Inventor Shane Chen is floating down the sidewalk outside his Inventist office in the Camas Meadows Corporate Center, his latest creation — the IOTAtrax, an electric-powered, kettlebell-shaped riding device billed as a creative and practical solution to commuters’ “last mile” problem — tucked between his feet.
He zips past a jogger before turning around and flying back toward his starting point. Leaning back, Chen comes to a sudden, but still smooth, halt and hops off the self-balancing IOTAtrax.
“It is easy to learn,” Chen says of his newest riding creation. “You lean forward to move forward. You lean back to stop. You lean to the side to turn. It’s very natural … like running.”
For commuters, especially those living in regions like Asia and Europe, where public transportation is a more popular option, the IOTAtrax could be a simple solution for maneuvering that “last mile” between home or office and the closest train or bus stop.
“I wanted to help with traffic problems,” says Chen, 61, an environmentalist who drives a fully electric-powered car and has been trying to create an electric-powered device that would be fun to ride and convenient for commuters hoping to ditch their gas-guzzling automobiles. “I wanted to help people ride instead of drive.”
The Chinese-American inventor — who moved to Camas in the early 1990s after falling for the area’s natural beauty, and mix of rural living and urban amenities — had created electric-powered riding devices before.
In fact, the popular hoverboard invention that swept the world a few years ago was all thanks to Chen. Of course, the Camas inventor’s creation, known as the Hovertrax, was sturdier and more durable than the knockoffs that came later. At one point, Chen says, more than 1,000 factories had ripped off his “hoverboard” creation and were pumping out cheaper imitations, some of which were prone to exploding and bursting into flames.
Chen has since sold his Hovertrax technology to Razor, which is producing reputable hoverboards and fighting the copyright infringement on Chen’s behalf throughout China. Nowadays, when he visits his homeland, Chen says, it’s usually to take part in a deposition for an ongoing copyright lawsuit over his Hovertrax technology.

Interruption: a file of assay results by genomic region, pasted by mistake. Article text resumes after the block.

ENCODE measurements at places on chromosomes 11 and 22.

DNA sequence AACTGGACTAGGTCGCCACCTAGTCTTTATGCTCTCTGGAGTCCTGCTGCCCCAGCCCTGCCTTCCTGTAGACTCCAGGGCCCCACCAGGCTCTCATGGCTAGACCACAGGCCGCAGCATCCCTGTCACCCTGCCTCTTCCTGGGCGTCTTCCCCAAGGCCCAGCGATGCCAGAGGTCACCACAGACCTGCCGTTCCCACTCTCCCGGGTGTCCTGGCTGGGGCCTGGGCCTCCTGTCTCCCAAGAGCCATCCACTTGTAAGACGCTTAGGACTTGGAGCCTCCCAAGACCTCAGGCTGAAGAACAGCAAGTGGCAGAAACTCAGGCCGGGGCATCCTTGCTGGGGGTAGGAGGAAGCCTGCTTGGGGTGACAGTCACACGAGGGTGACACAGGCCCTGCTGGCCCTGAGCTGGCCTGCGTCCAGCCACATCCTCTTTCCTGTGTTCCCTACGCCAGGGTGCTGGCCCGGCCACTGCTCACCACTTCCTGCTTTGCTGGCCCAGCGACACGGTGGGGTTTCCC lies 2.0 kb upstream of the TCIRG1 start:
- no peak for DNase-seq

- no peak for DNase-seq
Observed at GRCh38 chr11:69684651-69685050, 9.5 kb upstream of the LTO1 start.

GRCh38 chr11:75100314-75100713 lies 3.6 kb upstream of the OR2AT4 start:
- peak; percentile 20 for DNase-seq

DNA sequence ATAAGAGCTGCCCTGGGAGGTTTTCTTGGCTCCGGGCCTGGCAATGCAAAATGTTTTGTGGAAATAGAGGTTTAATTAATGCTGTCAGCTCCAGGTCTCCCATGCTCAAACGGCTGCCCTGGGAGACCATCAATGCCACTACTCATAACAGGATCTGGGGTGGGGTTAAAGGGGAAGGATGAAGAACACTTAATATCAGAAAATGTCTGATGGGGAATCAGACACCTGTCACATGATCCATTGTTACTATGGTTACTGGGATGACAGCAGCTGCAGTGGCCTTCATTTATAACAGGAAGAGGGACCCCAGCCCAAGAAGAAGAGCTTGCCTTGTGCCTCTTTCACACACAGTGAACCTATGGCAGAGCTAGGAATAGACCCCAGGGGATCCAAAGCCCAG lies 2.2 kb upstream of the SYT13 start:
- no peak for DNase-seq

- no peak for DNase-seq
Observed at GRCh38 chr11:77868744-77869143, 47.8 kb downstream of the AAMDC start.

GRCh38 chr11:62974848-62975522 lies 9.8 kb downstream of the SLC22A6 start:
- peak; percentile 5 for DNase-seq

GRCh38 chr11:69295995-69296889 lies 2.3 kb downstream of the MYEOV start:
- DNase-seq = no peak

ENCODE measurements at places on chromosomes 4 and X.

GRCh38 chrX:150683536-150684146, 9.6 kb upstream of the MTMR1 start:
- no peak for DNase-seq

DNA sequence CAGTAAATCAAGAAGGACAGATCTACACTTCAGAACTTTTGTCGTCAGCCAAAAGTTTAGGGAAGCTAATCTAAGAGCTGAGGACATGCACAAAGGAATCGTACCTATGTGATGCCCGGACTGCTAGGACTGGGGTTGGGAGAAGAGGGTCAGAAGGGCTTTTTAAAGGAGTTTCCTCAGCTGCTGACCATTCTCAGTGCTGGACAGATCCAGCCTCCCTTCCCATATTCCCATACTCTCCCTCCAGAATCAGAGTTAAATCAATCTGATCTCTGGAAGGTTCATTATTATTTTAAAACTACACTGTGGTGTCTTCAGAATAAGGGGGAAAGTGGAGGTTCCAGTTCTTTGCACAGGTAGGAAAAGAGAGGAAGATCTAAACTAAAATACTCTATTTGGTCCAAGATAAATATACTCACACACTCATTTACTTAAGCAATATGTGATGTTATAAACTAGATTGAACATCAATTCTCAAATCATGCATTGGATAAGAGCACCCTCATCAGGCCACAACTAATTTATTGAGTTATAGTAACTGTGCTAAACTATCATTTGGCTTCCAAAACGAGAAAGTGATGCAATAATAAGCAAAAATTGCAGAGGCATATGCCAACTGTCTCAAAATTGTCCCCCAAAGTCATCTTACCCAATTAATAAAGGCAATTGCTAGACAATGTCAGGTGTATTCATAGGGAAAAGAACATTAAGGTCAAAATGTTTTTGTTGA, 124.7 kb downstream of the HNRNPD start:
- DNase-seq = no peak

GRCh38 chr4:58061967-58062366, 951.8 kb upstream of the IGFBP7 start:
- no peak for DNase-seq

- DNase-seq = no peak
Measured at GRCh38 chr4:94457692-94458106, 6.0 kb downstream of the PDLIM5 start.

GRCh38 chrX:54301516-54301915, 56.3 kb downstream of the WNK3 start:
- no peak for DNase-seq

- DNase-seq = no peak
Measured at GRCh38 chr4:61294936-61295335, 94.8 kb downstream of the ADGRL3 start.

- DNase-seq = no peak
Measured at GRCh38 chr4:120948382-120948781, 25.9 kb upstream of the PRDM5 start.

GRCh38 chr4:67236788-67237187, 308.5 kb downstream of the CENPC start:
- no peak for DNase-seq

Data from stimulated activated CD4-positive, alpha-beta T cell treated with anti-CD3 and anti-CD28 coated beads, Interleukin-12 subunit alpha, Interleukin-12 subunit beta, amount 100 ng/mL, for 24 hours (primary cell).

Chen says he understands why Chinese factories, in particular, are likely to “steal” inventions. In Communist China, where Chen spent the first two decades of his life, ideas are not “owned” by one person but, rather, public property that should be shared for the common good.
Although the hoverboard experience taught him a valuable lesson about protecting his work, it wasn’t enough to sway Chen away from his passion for inventing.
When the Solowheel didn’t take off as expected, Chen went back to the drawing board and reconsidered his approach to rideable technology. Users liked the ease of the Hovertrax, which had two wheels — one on either side of the feet — but they couldn’t turn as easily on the Hovertrax as they could on the Solowheel, which had one giant wheel between the feet.
What he really needed to invent, Chen decided, was an electric-powered, self-balancing device with two wheels between the feet — to make riders feel more comfortable — that could turn easily, stop on a dime and be lightweight enough for people to carry once they’d reached their destination.
Enter IOTAtrax. At 15 pounds with folding standing platforms, or “wings,” the riding device is easy to carry. It can hold up to 200 pounds, zips along at 10 miles per hour for up to eight miles on one charge, and has a battery that charges to full capacity in about an hour, making it a convenient option for people who don’t have time to walk that “last mile” from the bus or train stop, and don’t want to deal with the hassle of putting a bicycle on a train or bus.
It is, says Chen, a device that utilizes the best of his Hovertrax and Solowheel technology: easy to use, portable and able to go up to eight miles on just one charge.
“It’s a great Uber alternative, too,” Chen says. “For those short trips you know you shouldn’t be hailing a ride for, but do anyway because, after all, who isn’t running late?”
The Camas inventor hasn’t even put his IOTAtrax on the market yet — he hosted a crowdfunding campaign on Kickstarter to raise funds for the device’s development phase and will retail the new rideable in late February for $599 (pre-orders are available for $499 at
Last month, Portland-based Digital Trends magazine named the IOTAtrax the best rideable tech shown at the Consumer Technology Association’s international CES 2018 conference in Las Vegas, where inventors unveil their latest, greatest tech in categories that include everything from self-driving vehicles, robotics and artificial intelligence to health hacks, gaming and sports technology.
“It was a great honor,” Chen says of the Digital Trends award. “I enjoy my work. I enjoy inventing. But an award like this … it shows that I’ve made something other people love. That I’ve made something that can help the world.”